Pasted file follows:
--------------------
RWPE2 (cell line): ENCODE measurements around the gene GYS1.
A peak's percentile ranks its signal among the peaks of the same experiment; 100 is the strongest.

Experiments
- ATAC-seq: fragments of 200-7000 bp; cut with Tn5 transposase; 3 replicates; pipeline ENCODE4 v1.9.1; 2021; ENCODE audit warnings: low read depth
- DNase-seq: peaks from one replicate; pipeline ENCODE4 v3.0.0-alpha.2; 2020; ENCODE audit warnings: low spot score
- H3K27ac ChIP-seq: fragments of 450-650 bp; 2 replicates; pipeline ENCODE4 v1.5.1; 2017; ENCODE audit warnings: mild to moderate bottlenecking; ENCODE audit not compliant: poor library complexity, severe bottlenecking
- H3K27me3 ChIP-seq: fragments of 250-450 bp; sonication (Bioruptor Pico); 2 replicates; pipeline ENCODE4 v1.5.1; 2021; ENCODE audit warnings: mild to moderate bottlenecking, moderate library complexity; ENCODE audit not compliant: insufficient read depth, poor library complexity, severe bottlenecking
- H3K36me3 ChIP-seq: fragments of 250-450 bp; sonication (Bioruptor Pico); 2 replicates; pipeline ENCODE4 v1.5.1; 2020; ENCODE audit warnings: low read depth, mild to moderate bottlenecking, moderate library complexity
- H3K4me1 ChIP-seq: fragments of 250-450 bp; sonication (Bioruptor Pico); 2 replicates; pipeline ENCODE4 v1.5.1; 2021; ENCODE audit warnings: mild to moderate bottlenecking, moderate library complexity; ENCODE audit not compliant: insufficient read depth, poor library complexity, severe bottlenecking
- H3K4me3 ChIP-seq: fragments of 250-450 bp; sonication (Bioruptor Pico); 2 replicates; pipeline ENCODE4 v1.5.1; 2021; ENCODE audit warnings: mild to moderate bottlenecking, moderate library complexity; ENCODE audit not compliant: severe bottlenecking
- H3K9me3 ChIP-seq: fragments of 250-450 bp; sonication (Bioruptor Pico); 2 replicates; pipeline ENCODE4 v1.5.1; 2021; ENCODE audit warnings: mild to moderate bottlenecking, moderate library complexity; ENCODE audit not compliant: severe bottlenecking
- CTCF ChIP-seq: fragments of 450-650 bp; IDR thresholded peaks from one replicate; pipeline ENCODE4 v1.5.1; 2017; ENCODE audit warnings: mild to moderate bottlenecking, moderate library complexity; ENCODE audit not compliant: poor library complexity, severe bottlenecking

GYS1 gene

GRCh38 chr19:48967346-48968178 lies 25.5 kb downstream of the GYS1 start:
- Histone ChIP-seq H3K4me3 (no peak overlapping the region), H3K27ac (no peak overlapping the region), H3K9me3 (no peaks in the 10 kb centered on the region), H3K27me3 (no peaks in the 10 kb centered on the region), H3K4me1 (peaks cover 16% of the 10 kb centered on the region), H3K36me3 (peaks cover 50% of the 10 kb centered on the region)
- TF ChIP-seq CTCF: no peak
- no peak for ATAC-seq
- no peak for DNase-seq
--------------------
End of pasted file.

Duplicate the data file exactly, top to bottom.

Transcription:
RWPE2 (cell line): ENCODE measurements around the gene GYS1.
A peak's percentile ranks its signal among the peaks of the same experiment; 100 is the strongest.

Experiments
- ATAC-seq: fragments of 200-7000 bp; cut with Tn5 transposase; 3 replicates; pipeline ENCODE4 v1.9.1; 2021; ENCODE audit warnings: low read depth
- DNase-seq: peaks from one replicate; pipeline ENCODE4 v3.0.0-alpha.2; 2020; ENCODE audit warnings: low spot score
- H3K27ac ChIP-seq: fragments of 450-650 bp; 2 replicates; pipeline ENCODE4 v1.5.1; 2017; ENCODE audit warnings: mild to moderate bottlenecking; ENCODE audit not compliant: poor library complexity, severe bottlenecking
- H3K27me3 ChIP-seq: fragments of 250-450 bp; sonication (Bioruptor Pico); 2 replicates; pipeline ENCODE4 v1.5.1; 2021; ENCODE audit warnings: mild to moderate bottlenecking, moderate library complexity; ENCODE audit not compliant: insufficient read depth, poor library complexity, severe bottlenecking
- H3K36me3 ChIP-seq: fragments of 250-450 bp; sonication (Bioruptor Pico); 2 replicates; pipeline ENCODE4 v1.5.1; 2020; ENCODE audit warnings: low read depth, mild to moderate bottlenecking, moderate library complexity
- H3K4me1 ChIP-seq: fragments of 250-450 bp; sonication (Bioruptor Pico); 2 replicates; pipeline ENCODE4 v1.5.1; 2021; ENCODE audit warnings: mild to moderate bottlenecking, moderate library complexity; ENCODE audit not compliant: insufficient read depth, poor library complexity, severe bottlenecking
- H3K4me3 ChIP-seq: fragments of 250-450 bp; sonication (Bioruptor Pico); 2 replicates; pipeline ENCODE4 v1.5.1; 2021; ENCODE audit warnings: mild to moderate bottlenecking, moderate library complexity; ENCODE audit not compliant: severe bottlenecking
- H3K9me3 ChIP-seq: fragments of 250-450 bp; sonication (Bioruptor Pico); 2 replicates; pipeline ENCODE4 v1.5.1; 2021; ENCODE audit warnings: mild to moderate bottlenecking, moderate library complexity; ENCODE audit not compliant: severe bottlenecking
- CTCF ChIP-seq: fragments of 450-650 bp; IDR thresholded peaks from one replicate; pipeline ENCODE4 v1.5.1; 2017; ENCODE audit warnings: mild to moderate bottlenecking, moderate library complexity; ENCODE audit not compliant: poor library complexity, severe bottlenecking

GYS1 gene

GRCh38 chr19:48967346-48968178 lies 25.5 kb downstream of the GYS1 start:
- Histone ChIP-seq H3K4me3 (no peak overlapping the region), H3K27ac (no peak overlapping the region), H3K9me3 (no peaks in the 10 kb centered on the region), H3K27me3 (no peaks in the 10 kb centered on the region), H3K4me1 (peaks cover 16% of the 10 kb centered on the region), H3K36me3 (peaks cover 50% of the 10 kb centered on the region)
- TF ChIP-seq CTCF: no peak
- no peak for ATAC-seq
- no peak for DNase-seq